The Quartermaster Corps subjected the prototype to rigorous off-road trials, concluding, "this vehicle demonstrated ample power and all requirements of the service." The Ford Motor Company and the Willys Overland Company soon submitted their own prototypes, based on the Bantam designs, which had been shared with them by the Army. Ultimately, the Army ordered fifteen hundred units from each of the three manufacturers. Ford began delivering vehicles in April 1941, followed a few weeks later by Bantam and Willys. However, in light of Bantam's tenuous manufacturing capabilities and precarious financial condition, and the strength of its competitors, Ford and Willys were eventually granted contracts for mass produc­tion of the jeep. In the end, Bantam manufactured less than twenty-seven hundred Bantam Reconnaissance Cars (BRC-40s), and spent the World War II years building heavy duty trailers for the Army. The company closed in 1956.

The state historical marker, dedicated in 1993, stands at the company's former factory building on Hansen Avenue in Butler. A 1941 Bantam Reconnaissance Car, bearing serial number 1808, is in the collection of the PHMC's Pennsylvania Military Museum in Boalsburg, Centre County. It is one of only a handful of surviving Bantams. Auto­mobile enthusiast Leeland Bortmas, of Butler, restored and donated the jeep to the museum in 1994. Bortmas served in the 28th Infantry Division for four years. The 28th infantry Division Shrine and the 28th Division World War II Memorial are located on the grounds of the museum.

For more information: Pennsylvania Military Museum, 51 Boal Avenue, Boalsburg, PA. 16827; telephone (814) 466-6263; or visit the Pennsylvania Military Museum website.

Philadelphia and the 1918 Influenza Epidemic

With the impending weather (as I write this it's too soon to tell what will be happening in PA), please check ahead before heading out for Trails of History events this weekend. Stay safe.

Today's guest post comes from Christina M. Stetler, membership and annual giving coordinator for the Pennsylvania Heritage Foundation. Chris began researching the 1918 influenza pandemic while on staff at the Pennsylvania State Archives and was responsible for creating the Archives Research Guide on the subject. She also wrote a longer article, "The 1918 Spanish Influenza: Three Months of Horror in Philadelphia," which appears in the Autumn 2017 (Volume 84, No. 4) issue of Pennsylvania History, the journal of the Pennsylvania Historical Association. EDITOR'S NOTE/UPDATED INFO: The Fall 2018 issue of Pennsylvania Heritage includes "1918's Deadliest Killer: The Flu Pandemic Hits Pennsylvania," by Thomas J. McGuire.

For information on the 2018-19 flu season, including vaccination options, visit the influenza page on the PA Department of Health's website. This has been a public service announcement.


Soldiers Co K 110th Regt in ruins of French town Sept. 1918
Members of Co. K, 110th Regiment Infantry, passing through town captured by their comrades. Varennes-en-Argonne, Meuse, France. Sept. 26, 1918 (PA State Archives, MG-156 - Edward Martin Papers, 1866-1967)
In the fall of 1918, the war to end all wars raged in Europe. The United States, having joined the war in 1917, hoped their entrance would bring a swift conclusion to a battle-worn Europe. The war would end in November 1918, but not before death encircled the globe.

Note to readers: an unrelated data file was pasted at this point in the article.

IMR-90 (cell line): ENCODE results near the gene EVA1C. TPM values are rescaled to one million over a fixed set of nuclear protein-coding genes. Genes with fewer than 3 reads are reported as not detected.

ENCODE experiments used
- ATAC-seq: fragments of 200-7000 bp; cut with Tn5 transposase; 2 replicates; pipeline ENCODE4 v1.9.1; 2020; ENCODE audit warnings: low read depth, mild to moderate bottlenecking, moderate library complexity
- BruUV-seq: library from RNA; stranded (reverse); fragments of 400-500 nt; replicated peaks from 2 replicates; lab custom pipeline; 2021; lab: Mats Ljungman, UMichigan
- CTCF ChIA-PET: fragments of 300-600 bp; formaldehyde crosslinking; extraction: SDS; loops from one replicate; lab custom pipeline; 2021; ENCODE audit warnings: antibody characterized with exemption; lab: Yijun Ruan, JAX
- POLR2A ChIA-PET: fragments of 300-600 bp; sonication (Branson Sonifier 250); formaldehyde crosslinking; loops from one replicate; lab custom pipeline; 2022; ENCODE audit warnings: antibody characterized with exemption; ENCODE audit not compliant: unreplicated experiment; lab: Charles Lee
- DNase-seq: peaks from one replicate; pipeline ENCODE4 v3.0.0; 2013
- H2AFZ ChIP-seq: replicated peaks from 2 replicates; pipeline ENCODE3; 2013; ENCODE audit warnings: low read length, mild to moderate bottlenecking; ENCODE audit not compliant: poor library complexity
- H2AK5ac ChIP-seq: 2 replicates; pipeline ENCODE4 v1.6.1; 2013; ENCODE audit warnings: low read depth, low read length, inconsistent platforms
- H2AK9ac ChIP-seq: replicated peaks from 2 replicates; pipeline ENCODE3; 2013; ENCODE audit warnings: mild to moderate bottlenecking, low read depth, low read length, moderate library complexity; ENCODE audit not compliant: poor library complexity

Medical professionals in the spring of 1918 recorded an unusual flu season. Doctors in Haskill, Kansas, noted an uptick in cases with symptoms unlike the typical flu season, though there were not an abnormal number of deaths. A doctor in Kansas mailed his notes to the Board of Health in Washington, D.C., which indicated he was concerned with what he saw. This act itself was uncommon, as influenza was not a mandatory reportable disease at the time.

Cases of influenza were few during the months of June, July, and early August. By the end of August, however, the influenza virus from the spring had returned, but more virulent and deadly.

The first indication of the coming calamity came from the Boston Naval Yard. In late August, men began going to the naval hospital complaining of illness. A few at a time, then a steady stream. So many coming in daily, that tents were set up to accommodate the ill. The war effort continued, however, and ships left the Boston Navy Yard for other American and European ports. One such vessel sailed to the Philadelphia Navy Yard, arriving on September 6. This ship carried the influenza virus into Philadelphia, leading to the deadliest outbreak of any U.S. city.

Once docked in Philadelphia, several sailors went immediately to the Naval Hospital complaining of flu symptoms. As in Boston, as the days went on, more sailors started developing symptoms and needing medical assistance. According to the Philadelphia Evening Bulletin, on September 19, three sailors from the Navy Hospital passed away from the virus: James J. Keegan, Storekeeper 1st Class; Richard Singleton, Chief Boatswain’s Mate; and Mark J. Harrison, Fireman 1st Class. On the date of publication, there were 565 total cases of influenza at the Navy Yard and the 4th Naval District, with 136 cases presenting the previous day.

Death certificate for JJ Keegan victim of 1918 flu epidemic
James J. Keegan death certificate (Pennsylvania (State). Death certificates, 1906–1963. Series 11.90 (1,905 cartons). Records of the Pennsylvania Department of Health, Record Group 11. PHMC/PA State Archives)